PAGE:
There are many applications that can use Blastrac equipment. The bigger and flatter the surface is, the more productive the equipment is.
In all instances the contractor will save time and expense to complete the project, and create no dust in doing so.
If you have large steel areas to blast, want to create no pollution, and want to earn more money doing it, this is the best way to blast.
3. Blast & Vac
Blast and Vac systems are very useful for touch up blasting or for blasting small areas. If the area you need to blast is big this might not be the best way to do it. Production rates are not very high and operator fatigue will play a factor. Weld seams, small area touch up work and spot blasting are ideal for this equipment. The area to be blasted also needs to be relatively flat, although there are corner attachments available.
The equipment consists of a blasting pot to generate the blast through a nozzle. The volume of the pot size is the main determining factor for how long you can blast without stopping to refill. The blasting nozzle is fitted into a cone shaped shroud (blasting head). The blasting head is held onto the surface of the part to be blasted. Rubber and brushes seal to the surface and prevent spillage of abrasive and dust during blasting.
Blast and Vac systems are design for use with recyclable abrasives. Most applications are for blasting steel products, therefore it does not make economical sense to use anything other than steel grit as the abrasive.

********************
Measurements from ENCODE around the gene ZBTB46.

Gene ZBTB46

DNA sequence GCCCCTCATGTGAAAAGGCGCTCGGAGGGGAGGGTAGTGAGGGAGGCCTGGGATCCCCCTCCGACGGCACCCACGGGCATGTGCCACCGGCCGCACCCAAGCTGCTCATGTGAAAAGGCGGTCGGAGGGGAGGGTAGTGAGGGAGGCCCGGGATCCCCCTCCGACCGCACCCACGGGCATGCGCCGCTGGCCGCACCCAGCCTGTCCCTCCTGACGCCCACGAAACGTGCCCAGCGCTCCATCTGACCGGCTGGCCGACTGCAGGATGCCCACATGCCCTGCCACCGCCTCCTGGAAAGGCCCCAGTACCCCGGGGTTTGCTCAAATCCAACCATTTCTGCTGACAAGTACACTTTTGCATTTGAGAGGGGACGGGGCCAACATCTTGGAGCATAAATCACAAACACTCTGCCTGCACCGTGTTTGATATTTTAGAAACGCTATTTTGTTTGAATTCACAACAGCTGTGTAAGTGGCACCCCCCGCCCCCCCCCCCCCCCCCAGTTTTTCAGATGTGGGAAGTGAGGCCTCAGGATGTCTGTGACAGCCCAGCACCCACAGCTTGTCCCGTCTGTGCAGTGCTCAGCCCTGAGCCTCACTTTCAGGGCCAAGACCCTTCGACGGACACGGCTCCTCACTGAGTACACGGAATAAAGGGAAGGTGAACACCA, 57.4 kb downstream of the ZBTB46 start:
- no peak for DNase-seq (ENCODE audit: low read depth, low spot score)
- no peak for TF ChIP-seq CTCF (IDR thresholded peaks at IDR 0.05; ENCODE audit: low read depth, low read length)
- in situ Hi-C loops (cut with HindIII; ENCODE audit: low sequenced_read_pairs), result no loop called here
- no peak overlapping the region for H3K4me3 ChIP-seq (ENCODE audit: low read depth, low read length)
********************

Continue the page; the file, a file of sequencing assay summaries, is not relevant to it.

The equipment is fitted with either an air or electric driven vacuum pump. During use the vacuum is used to suck all abrasive and grit from the blasting head and transfer it via heavy duty suction hose to an abrasive re-cycler. This is one of the most important parts of the machine. Some systems use a very basic drum type re-cycler. This does not much more than collect the abrasive and dust, without any cleaning. Better systems use an adjustable reclaimer to thoroughly clean the abrasive. As the abrasive is being reused it needs to be cleaned to like new condition after every blast.
A well designed system will remove all dust and over size waste and ensure every blast is using clean correctly sized abrasive.
For as good as they are for preventing dust pollution, the main draw back with Blast & Vac systems is their low production rate (generally <5m2/hr) and difficulty to use. The blasting head is heavy and it does not take long for operators to become fatigued.
All blasting is conducted inside the blasting head so the operator cannot see the actual blast. It is case of blasting any area and seeing the result after the head is moved. Often this can mean having to re-blast missed areas.